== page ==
Gold: $1,268.03 -8.07
Silver: $17.65 -0.18

$1 Indian Gold Dollars - Type 3

$1 Indian Gold Dollars - Type 3

No products found which match your selection.

Why Choose

  • Lightning Fast Service: 90%+ of Items Ship Same or Next Business Day
  • Sleep Soundly: Secure Shipping Methods with Full Insurance Included
  • Simple and Convenient Payment Options, Including PayPal Payments
  • 24/7/365 Online Ordering with Live, Up to the Second Market Pricing

$1 Indian Gold Coins – Type 3

One-dollar Indian Gold Coins emerged in the mid-1800s as a result of a massive gold influx to the U.S. Treasury. These beautiful coins have a rich history that probably has very little to do with the Native American “Indian.” Interestingly, numismatic scholar Walter Breen suggests that what appears to be an “Indian” head on some of the coins actually is a replica of a Roman marble figure.

America’s First Privately Minted Gold Coins

America’s first $1 gold coins were not struck at the U.S. Mint. Rather, they came from the private mint of North Carolina jeweler Christopher Bechtler circa 1830. Bechtler’s coins, in fact, are the smallest legal tender that the U.S. has ever known. The coins amounted to more than $2.2 million by the end of their tenure and were, in fact, part of what inspired the federal government to create its own minted gold coin.

A Glimmer in the Water: The Early Days of Federally Minted Gold

In 1848, a sawmill operator spied some golden flecks at the bottom of a channel bed in Coloma, California. These flecks were the gold bits that sparked the California Gold Rush of the 1800s. By 1849, gold-seekers known as “forty-niners” had amassed so much metal that the government made an executive decision to mint this new surplus into two new coins: the double eagle twenty-dollar piece and a one-dollar gold coin. This decision was known as the Gold Coinage Act of 1849.

U.S. Mint Director Robert Patterson balked at the idea of the new coins, but his objections were cast aside. James Barton Longacre, a Pennsylvania native, was appointed the designer and engraver of the new tender. Longacre has earned praise from historians for the precision with which he exacted his designs. Indeed, most of the die work for the coins was completed by Longacre’s own free hand.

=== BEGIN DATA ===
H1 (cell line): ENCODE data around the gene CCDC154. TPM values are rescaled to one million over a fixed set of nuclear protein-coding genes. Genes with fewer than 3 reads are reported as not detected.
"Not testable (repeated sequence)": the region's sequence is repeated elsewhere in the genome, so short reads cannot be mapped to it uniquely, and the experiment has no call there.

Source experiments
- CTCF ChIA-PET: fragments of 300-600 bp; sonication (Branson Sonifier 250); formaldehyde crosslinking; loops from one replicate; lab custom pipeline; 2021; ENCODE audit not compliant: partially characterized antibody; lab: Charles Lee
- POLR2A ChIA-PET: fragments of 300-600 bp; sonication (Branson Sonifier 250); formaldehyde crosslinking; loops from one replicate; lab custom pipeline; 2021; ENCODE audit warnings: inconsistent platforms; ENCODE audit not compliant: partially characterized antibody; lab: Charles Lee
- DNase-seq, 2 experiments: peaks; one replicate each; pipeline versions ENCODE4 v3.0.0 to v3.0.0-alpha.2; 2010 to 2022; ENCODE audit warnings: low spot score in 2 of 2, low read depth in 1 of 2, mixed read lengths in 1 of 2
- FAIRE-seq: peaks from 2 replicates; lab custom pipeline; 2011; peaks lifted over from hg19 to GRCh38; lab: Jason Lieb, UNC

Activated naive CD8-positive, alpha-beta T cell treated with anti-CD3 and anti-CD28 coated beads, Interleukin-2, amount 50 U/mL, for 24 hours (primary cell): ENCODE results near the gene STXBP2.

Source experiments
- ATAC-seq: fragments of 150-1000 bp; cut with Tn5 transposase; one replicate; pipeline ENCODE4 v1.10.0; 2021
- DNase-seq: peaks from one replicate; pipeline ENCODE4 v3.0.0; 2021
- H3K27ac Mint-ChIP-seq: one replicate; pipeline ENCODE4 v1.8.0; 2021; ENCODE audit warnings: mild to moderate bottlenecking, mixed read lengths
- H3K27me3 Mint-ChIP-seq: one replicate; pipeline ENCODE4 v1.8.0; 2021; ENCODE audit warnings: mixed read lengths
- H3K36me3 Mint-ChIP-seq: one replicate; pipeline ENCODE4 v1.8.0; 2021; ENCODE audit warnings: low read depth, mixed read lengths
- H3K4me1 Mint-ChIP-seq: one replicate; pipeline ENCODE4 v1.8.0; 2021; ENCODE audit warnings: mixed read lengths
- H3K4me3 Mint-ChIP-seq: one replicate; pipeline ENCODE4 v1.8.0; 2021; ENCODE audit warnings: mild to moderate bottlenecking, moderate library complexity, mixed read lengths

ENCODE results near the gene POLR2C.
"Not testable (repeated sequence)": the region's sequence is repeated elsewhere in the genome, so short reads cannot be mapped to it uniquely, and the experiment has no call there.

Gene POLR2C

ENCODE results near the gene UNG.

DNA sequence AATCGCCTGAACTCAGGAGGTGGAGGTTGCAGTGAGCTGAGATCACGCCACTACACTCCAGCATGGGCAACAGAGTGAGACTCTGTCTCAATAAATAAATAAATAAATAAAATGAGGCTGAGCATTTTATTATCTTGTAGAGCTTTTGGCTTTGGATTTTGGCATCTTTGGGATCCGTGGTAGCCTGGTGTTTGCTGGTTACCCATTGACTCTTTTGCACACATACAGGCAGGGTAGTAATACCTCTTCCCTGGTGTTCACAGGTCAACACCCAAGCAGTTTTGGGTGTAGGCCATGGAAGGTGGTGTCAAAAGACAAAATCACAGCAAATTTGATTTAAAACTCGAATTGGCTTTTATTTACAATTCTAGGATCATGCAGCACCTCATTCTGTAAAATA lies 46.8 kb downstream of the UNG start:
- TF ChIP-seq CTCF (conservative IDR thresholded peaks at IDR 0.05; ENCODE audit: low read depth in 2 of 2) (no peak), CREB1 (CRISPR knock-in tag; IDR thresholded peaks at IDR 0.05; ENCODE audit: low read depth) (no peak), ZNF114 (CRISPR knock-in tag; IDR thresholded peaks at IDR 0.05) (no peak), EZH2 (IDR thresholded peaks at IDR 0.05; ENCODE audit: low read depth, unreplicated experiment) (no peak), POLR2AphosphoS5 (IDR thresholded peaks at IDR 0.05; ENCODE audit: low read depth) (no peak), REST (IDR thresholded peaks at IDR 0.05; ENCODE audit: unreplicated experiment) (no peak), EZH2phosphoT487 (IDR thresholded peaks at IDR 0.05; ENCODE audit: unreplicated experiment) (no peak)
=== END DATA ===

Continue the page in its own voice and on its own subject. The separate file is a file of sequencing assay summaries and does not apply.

The dollar gold coin endured several design changes during its 40 years of minting. All told, the U.S. put out three versions of the $1 gold coin: Type 1, Type 2, and Type 3. Of these, the Type 2 and Type 3 dollar gold coins bore the likeness of a Native American and are referred to as “Indian” gold dollars. The $1 Type 1 Liberty Gold Coin featured the image of Lady Liberty.

Indian Gold Coin Types

Type 2 coins were minted between 1854 and 1856 and were 15 percent larger than the Type 1 “Liberty Head” coins. Instead of Lady Liberty, one side of this coin featured the profile of a female in a headdress. The female earned the nickname “Indian Princess,” and the coin quickly became known as an “Indian Head.” On the back, an agricultural wreath of corn, cotton, tobacco, and wheat encircled the denomination and date.

Most Type 2 coins sustained a manufacturing flaw in which some details became muddled. The princess’s hair, the date, and the word “dollar” were not as sharp as they could have been due to the flaw, and minting lasted only two years because of this. Fewer than two million Type 2 coins were produced, most of them in Philadelphia’s mint. Because of the flaw, a new edition emerged in 1856: the Type 3 coin.

Type 3 coin minting lasted the longest of this series, from 1856 to 1889. Longacre enlarged the princess’s portrait and cut the thickness of the coin. The “United States of America” inscription still circled the princess’s head, but it hovered closer to the perimeter of the coin. Like the two other renditions, the Type 3 also pictured an agricultural wreath on the reverse side.


Production of the gold dollar ended in 1889, just as the so-called “Gay 90s” ushered in. It wasn’t until President Franklin Roosevelt abandoned the Gold Standard in June 1933, however, that all gold coins became completely obsolete.

Buying $1 Indian Gold Coins Today

People seeking Indian gold dollar coins are likely to have an easier time finding graded Type 3 coins than any other variety. These coins are less likely to show signs of wear than their Type 1 or 2 counterparts. Because Type 2 coins were minted for just two years, a collector or investor could hope to obtain six different designs at most. Given the rarity of these coins, particularly the 1855-D and C, it would be more likely for an investor to find and buy Type 2 coins individually.

Indian Gold coins are valuable collectors’ items that are also used as investment vehicles. Rich in beauty and American history, those looking to expand their precious metals portfolio can’t go wrong with the Indian Gold dollar coin. These coins can be purchased through in certified condition, as well as uncertified and raw condition from many different varieties.